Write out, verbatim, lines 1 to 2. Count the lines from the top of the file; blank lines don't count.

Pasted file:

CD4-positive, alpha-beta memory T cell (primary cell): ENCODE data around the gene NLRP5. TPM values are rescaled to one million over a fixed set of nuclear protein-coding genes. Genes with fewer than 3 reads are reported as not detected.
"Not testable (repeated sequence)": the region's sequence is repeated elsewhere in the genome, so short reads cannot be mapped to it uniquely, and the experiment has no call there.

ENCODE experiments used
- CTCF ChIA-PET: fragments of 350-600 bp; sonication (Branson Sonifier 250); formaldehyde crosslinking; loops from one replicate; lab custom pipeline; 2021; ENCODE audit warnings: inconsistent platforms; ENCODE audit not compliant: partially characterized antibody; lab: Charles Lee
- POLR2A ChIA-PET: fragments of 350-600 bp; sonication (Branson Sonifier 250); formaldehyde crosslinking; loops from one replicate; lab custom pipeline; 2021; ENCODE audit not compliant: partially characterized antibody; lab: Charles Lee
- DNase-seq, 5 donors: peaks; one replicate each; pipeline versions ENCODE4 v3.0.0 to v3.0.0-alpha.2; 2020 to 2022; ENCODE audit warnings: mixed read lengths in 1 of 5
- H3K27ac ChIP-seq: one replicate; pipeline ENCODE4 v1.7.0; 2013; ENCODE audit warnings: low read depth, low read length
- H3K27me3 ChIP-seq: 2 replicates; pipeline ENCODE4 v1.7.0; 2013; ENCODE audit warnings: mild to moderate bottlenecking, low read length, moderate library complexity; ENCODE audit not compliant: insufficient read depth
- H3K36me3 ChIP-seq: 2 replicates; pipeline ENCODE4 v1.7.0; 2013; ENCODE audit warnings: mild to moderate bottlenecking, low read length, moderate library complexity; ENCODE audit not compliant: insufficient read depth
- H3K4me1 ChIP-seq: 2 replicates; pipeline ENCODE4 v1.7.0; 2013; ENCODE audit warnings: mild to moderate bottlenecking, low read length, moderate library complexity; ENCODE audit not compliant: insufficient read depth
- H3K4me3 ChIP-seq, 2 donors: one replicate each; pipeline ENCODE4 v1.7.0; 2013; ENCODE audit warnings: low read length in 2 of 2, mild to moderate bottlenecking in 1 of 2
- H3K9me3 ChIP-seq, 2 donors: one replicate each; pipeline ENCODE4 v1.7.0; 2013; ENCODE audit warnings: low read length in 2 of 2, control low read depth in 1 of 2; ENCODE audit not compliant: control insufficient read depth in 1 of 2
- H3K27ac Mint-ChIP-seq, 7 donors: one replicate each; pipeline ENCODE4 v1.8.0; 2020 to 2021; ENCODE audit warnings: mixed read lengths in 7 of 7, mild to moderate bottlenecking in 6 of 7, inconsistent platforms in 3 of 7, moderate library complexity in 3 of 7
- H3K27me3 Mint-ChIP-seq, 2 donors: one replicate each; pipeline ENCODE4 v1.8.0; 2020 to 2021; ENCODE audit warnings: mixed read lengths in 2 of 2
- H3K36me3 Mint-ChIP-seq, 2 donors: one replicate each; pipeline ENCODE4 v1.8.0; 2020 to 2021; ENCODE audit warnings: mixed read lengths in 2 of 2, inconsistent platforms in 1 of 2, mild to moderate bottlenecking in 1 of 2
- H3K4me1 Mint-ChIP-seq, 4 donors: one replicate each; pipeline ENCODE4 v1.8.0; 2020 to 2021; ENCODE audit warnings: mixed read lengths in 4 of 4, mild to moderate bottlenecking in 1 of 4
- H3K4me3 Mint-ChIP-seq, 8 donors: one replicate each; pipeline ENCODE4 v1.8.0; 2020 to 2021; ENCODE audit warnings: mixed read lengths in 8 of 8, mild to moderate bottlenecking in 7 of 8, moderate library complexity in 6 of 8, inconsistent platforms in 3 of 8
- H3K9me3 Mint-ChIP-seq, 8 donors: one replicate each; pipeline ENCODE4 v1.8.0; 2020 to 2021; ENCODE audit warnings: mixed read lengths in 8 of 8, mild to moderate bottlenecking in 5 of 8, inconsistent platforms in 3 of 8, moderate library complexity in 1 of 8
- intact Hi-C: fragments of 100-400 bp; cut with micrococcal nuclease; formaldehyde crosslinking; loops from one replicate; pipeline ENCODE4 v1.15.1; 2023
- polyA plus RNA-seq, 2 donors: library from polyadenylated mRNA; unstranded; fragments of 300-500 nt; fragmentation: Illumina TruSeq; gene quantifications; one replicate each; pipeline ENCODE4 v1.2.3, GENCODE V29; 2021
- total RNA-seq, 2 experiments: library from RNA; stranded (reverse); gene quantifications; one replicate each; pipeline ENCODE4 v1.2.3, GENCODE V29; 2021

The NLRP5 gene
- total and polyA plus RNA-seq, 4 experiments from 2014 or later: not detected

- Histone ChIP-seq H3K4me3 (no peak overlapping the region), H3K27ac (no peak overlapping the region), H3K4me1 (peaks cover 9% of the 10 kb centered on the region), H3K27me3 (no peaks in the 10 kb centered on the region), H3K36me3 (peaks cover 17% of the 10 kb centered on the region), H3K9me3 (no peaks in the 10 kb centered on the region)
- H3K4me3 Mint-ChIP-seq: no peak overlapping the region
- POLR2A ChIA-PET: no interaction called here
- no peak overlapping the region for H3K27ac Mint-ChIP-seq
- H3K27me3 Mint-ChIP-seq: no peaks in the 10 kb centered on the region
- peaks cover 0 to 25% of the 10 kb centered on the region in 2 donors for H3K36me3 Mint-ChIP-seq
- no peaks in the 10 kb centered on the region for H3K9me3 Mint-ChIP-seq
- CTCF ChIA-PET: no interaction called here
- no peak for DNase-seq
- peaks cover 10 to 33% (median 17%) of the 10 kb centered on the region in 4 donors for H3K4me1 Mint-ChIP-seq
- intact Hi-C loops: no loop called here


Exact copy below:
CD4-positive, alpha-beta memory T cell (primary cell): ENCODE data around the gene NLRP5. TPM values are rescaled to one million over a fixed set of nuclear protein-coding genes. Genes with fewer than 3 reads are reported as not detected.
"Not testable (repeated sequence)": the region's sequence is repeated elsewhere in the genome, so short reads cannot be mapped to it uniquely, and the experiment has no call there.